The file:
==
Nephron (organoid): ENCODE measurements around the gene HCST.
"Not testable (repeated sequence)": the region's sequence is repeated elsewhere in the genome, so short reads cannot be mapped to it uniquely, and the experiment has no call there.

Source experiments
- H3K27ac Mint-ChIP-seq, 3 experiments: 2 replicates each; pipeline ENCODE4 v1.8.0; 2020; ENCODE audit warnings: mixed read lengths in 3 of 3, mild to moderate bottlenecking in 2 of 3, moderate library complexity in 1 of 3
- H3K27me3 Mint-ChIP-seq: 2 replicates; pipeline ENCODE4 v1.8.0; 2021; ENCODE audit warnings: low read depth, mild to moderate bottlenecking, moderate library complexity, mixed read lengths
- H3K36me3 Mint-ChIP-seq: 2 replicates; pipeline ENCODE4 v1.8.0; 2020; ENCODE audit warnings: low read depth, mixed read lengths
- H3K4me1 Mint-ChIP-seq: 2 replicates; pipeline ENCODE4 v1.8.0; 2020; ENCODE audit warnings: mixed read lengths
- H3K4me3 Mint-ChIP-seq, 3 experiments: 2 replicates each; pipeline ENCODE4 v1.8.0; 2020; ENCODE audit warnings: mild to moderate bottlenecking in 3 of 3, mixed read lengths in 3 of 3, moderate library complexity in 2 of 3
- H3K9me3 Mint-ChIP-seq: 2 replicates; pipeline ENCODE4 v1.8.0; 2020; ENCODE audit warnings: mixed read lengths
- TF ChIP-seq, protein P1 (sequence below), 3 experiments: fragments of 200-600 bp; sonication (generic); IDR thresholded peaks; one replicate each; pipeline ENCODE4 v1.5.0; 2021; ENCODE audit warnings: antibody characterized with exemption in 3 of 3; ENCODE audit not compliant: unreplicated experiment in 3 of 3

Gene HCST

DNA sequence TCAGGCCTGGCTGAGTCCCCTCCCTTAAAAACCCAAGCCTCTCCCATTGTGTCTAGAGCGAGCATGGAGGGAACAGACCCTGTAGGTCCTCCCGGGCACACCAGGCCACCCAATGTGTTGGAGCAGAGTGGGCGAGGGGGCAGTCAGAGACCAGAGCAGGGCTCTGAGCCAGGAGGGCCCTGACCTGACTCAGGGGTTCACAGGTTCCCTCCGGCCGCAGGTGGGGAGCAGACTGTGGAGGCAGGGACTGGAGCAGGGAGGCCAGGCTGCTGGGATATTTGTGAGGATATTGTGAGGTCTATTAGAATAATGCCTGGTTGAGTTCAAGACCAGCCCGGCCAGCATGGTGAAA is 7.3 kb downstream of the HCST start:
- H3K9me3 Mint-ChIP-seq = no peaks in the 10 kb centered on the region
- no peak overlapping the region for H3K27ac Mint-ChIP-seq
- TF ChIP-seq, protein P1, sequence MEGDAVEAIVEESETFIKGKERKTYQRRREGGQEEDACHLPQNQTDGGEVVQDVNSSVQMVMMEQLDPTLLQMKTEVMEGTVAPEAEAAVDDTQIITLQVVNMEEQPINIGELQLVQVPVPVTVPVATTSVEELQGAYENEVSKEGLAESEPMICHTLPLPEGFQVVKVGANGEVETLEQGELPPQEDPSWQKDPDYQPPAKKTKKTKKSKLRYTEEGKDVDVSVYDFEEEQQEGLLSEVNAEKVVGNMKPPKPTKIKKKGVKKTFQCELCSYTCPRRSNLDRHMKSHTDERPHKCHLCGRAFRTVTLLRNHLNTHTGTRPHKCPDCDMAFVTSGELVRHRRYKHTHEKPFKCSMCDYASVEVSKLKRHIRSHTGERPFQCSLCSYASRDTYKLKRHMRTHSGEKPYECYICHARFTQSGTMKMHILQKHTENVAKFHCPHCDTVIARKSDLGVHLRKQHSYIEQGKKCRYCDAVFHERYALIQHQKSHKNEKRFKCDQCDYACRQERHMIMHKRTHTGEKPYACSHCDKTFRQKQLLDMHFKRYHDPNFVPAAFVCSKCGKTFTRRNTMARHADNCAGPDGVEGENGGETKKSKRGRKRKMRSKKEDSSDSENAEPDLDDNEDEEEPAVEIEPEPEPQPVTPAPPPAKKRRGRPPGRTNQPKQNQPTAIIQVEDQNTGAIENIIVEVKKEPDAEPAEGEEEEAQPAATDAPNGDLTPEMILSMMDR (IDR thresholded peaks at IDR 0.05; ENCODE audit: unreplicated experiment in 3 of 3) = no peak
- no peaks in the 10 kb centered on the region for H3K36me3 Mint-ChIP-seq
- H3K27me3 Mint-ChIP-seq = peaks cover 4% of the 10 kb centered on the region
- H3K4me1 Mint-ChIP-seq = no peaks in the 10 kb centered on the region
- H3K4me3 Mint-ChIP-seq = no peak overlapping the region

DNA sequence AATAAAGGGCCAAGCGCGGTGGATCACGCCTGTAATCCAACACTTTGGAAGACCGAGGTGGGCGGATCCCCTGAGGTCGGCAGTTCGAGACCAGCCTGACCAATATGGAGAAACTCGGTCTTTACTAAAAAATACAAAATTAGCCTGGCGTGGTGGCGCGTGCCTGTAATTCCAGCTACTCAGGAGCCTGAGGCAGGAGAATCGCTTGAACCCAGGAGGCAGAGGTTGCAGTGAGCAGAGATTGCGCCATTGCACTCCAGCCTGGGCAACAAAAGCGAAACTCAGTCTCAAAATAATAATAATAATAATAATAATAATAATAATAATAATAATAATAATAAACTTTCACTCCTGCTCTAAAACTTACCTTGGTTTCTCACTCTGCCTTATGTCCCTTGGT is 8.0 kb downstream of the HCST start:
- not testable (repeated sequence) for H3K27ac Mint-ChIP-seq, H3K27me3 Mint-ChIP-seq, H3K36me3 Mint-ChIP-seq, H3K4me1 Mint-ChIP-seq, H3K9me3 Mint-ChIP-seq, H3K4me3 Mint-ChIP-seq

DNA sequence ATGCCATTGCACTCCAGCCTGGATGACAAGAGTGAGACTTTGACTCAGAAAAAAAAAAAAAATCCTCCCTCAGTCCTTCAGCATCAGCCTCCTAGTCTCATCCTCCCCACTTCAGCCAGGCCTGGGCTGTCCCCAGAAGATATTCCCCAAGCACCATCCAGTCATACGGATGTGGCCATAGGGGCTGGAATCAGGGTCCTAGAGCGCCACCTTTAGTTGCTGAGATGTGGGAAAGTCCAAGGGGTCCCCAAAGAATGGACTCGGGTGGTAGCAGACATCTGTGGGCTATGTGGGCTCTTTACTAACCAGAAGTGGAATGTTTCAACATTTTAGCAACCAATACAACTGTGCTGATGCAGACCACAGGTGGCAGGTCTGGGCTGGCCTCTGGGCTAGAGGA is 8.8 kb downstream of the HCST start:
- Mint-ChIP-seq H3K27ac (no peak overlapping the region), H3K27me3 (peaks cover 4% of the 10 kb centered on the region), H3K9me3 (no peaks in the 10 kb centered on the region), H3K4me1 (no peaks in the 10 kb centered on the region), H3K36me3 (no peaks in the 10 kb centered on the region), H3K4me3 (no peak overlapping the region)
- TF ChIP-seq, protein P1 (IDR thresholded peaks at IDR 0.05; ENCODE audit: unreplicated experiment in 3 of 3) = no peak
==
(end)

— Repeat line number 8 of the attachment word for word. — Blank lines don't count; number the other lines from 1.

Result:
- H3K4me3 Mint-ChIP-seq, 3 experiments: 2 replicates each; pipeline ENCODE4 v1.8.0; 2020; ENCODE audit warnings: mild to moderate bottlenecking in 3 of 3, mixed read lengths in 3 of 3, moderate library complexity in 2 of 3